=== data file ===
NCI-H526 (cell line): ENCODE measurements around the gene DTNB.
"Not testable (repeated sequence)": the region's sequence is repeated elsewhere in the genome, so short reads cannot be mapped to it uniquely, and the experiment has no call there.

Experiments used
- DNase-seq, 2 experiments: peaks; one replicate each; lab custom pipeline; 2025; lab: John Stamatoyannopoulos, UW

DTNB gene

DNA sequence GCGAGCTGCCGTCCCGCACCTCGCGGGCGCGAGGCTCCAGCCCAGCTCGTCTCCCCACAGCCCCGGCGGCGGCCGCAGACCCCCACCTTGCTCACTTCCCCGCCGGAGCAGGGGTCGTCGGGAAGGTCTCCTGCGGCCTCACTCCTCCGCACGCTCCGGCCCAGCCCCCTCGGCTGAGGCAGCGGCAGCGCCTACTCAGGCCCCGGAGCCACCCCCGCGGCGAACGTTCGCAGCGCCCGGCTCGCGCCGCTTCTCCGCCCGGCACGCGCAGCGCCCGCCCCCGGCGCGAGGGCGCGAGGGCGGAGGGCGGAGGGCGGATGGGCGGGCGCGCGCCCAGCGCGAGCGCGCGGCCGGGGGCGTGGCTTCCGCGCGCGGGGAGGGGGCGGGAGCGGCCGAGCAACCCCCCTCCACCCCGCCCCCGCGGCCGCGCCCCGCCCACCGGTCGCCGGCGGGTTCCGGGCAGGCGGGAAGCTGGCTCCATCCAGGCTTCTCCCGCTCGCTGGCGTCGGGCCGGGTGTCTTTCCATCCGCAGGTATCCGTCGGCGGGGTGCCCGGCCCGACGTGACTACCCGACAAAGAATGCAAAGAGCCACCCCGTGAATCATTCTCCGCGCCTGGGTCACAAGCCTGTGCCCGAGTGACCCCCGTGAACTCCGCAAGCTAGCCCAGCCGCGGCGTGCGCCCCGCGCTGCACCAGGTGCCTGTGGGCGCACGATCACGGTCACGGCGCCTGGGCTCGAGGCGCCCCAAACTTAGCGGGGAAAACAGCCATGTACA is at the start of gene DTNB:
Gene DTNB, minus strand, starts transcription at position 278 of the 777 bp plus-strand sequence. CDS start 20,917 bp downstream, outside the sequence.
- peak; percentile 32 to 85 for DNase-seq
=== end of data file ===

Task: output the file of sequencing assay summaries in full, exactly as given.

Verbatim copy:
NCI-H526 (cell line): ENCODE measurements around the gene DTNB.
"Not testable (repeated sequence)": the region's sequence is repeated elsewhere in the genome, so short reads cannot be mapped to it uniquely, and the experiment has no call there.

Experiments used
- DNase-seq, 2 experiments: peaks; one replicate each; lab custom pipeline; 2025; lab: John Stamatoyannopoulos, UW

DTNB gene

DNA sequence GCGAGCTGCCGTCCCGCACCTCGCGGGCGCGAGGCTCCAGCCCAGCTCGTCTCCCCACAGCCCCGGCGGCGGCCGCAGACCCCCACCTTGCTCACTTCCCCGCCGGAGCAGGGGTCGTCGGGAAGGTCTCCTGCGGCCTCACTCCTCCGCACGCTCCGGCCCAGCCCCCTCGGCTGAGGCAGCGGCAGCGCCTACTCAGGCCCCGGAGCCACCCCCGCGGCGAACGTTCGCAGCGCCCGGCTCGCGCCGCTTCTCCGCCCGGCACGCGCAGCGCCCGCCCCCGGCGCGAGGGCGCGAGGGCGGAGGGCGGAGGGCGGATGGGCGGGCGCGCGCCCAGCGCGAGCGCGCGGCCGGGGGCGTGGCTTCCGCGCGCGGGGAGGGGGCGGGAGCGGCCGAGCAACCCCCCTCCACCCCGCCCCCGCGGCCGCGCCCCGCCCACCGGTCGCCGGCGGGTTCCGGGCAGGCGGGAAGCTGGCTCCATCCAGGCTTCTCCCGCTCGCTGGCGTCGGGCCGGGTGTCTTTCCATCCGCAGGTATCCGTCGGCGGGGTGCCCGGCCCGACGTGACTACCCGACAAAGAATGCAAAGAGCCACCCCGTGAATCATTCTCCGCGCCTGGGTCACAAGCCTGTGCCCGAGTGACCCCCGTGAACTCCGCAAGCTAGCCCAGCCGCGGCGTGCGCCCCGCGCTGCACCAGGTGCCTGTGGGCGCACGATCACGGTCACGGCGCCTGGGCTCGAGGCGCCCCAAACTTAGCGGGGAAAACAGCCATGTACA is at the start of gene DTNB:
Gene DTNB, minus strand, starts transcription at position 278 of the 777 bp plus-strand sequence. CDS start 20,917 bp downstream, outside the sequence.
- peak; percentile 32 to 85 for DNase-seq